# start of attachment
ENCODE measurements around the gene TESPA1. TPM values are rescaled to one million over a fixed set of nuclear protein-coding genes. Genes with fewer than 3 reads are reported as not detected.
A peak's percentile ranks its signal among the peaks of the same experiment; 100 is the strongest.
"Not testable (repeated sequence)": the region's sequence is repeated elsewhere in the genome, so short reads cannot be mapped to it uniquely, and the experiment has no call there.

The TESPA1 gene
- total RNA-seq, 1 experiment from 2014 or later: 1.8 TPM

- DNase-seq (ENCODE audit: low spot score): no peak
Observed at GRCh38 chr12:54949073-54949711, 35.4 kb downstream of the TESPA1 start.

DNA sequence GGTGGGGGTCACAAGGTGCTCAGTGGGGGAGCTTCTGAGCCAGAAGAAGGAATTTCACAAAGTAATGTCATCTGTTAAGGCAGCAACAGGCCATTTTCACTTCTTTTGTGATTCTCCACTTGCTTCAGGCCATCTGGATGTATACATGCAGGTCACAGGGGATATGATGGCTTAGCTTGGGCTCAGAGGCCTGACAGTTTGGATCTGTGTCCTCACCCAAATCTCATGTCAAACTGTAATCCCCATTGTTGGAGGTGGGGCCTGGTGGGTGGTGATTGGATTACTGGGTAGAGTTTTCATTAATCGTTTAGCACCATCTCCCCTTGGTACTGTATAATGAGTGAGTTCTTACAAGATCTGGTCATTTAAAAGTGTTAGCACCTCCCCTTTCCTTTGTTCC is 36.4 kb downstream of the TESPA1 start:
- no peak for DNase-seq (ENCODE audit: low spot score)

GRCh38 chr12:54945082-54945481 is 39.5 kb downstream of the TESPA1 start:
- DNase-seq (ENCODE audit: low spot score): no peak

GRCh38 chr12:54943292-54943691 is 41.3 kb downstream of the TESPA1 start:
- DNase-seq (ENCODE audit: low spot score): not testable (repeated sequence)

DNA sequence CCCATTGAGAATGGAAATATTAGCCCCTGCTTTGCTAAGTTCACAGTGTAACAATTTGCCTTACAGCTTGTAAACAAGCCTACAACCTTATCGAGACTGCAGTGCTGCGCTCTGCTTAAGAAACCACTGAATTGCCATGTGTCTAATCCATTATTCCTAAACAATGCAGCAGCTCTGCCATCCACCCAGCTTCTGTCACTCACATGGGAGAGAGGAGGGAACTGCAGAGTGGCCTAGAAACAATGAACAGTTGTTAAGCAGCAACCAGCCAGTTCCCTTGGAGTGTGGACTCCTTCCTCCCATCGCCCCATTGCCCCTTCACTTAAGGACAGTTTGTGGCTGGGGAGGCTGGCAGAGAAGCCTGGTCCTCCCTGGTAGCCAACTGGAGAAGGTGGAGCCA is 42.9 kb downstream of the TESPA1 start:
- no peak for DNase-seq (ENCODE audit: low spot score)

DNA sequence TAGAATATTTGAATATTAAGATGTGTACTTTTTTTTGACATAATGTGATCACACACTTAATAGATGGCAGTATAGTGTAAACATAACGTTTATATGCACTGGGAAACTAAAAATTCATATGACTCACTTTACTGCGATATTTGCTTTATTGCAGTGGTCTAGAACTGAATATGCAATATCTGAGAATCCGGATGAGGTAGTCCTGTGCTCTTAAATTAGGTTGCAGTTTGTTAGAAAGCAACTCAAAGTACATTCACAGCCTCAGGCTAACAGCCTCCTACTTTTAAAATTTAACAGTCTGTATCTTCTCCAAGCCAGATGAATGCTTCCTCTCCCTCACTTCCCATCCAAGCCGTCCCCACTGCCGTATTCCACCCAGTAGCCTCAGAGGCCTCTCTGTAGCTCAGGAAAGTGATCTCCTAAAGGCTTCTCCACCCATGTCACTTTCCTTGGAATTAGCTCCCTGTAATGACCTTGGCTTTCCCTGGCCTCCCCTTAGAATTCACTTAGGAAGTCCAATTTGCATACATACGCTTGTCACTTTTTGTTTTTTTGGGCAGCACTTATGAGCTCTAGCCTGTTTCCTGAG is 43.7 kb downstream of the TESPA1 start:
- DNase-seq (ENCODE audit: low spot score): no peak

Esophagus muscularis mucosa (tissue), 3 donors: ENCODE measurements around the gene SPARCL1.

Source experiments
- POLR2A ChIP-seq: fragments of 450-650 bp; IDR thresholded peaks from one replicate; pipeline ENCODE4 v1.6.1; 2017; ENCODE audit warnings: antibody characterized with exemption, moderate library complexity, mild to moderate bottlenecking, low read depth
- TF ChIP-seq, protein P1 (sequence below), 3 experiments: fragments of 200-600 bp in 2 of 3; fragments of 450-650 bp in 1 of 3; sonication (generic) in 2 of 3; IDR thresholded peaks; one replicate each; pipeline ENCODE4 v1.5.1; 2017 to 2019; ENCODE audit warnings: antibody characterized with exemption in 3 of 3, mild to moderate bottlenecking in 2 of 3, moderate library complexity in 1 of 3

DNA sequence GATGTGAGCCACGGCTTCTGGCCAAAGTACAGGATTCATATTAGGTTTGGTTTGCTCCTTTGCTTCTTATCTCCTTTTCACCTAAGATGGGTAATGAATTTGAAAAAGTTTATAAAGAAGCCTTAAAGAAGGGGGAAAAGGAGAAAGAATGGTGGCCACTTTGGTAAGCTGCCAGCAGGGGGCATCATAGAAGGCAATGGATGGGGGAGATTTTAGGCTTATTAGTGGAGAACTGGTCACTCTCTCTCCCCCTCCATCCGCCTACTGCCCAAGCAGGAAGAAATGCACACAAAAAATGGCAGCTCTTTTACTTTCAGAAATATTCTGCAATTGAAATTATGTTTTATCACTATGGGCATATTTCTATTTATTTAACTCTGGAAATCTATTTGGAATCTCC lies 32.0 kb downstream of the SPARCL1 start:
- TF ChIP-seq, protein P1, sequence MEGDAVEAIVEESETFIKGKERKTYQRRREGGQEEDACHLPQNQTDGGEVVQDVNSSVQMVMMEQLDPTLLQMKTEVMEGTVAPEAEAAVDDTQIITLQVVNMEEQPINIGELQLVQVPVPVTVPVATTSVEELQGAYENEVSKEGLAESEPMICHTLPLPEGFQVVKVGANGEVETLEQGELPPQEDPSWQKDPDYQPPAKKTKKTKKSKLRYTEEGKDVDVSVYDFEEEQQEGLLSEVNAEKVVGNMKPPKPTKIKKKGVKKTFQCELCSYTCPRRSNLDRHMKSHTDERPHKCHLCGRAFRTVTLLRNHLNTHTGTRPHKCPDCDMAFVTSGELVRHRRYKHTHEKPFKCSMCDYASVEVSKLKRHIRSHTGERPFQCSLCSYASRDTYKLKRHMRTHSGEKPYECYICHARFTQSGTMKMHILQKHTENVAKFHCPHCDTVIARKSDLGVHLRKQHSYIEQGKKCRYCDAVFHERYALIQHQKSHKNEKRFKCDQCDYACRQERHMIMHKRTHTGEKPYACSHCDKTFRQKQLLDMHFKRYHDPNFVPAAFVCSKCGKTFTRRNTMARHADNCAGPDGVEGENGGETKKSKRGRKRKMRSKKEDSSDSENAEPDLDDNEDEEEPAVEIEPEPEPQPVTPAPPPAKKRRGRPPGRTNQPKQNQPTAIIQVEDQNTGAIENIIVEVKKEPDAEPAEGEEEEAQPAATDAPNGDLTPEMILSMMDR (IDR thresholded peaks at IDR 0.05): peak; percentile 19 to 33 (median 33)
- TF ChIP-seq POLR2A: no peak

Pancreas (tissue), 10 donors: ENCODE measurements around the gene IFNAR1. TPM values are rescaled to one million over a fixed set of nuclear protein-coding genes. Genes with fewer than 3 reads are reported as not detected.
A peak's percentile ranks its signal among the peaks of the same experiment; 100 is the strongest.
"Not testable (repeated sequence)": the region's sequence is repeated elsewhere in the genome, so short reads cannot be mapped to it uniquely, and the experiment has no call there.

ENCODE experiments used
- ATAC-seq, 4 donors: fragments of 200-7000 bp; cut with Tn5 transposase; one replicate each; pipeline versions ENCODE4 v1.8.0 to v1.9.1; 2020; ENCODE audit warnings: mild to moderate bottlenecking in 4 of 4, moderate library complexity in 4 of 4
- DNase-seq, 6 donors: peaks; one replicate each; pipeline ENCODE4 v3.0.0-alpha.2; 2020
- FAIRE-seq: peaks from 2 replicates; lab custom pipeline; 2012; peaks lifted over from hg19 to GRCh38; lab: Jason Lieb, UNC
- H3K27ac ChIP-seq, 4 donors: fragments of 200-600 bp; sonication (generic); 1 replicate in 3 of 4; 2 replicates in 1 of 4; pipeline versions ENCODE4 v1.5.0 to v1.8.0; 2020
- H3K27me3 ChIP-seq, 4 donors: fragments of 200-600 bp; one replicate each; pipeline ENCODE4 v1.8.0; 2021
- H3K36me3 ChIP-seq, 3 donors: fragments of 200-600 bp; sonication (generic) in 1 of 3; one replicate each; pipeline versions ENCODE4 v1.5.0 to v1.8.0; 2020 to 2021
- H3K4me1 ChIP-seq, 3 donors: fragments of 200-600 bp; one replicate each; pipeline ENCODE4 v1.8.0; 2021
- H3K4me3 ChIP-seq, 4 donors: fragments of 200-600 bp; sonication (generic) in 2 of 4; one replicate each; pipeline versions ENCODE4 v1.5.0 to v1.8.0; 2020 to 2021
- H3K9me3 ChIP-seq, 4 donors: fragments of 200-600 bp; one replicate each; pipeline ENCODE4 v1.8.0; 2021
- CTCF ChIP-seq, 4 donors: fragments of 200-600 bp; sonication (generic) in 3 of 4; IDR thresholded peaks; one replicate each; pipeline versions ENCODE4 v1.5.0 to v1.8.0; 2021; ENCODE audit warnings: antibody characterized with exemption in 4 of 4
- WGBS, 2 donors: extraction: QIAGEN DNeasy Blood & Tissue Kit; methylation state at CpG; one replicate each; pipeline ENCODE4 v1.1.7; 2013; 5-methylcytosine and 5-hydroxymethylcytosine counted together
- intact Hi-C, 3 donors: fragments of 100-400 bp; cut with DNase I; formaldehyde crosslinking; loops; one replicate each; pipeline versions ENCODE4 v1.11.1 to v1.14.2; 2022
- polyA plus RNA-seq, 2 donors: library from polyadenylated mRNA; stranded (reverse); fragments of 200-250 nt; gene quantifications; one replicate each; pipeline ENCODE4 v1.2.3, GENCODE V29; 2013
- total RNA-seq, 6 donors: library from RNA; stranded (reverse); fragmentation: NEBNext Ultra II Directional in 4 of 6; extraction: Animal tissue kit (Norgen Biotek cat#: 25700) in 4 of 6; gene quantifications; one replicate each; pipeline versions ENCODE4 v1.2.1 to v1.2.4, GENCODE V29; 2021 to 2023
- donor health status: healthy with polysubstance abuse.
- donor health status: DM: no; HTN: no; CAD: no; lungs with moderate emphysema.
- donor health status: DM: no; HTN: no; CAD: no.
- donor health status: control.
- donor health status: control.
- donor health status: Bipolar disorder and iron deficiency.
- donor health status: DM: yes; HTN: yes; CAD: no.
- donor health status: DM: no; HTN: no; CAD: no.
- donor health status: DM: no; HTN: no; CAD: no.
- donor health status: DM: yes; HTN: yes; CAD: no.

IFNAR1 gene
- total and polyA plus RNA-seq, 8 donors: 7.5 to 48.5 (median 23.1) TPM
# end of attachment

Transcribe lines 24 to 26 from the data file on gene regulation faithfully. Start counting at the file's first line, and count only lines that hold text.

- TF ChIP-seq POLR2A: no peak

Pancreas (tissue), 10 donors: ENCODE measurements around the gene IFNAR1. TPM values are rescaled to one million over a fixed set of nuclear protein-coding genes. Genes with fewer than 3 reads are reported as not detected.
A peak's percentile ranks its signal among the peaks of the same experiment; 100 is the strongest.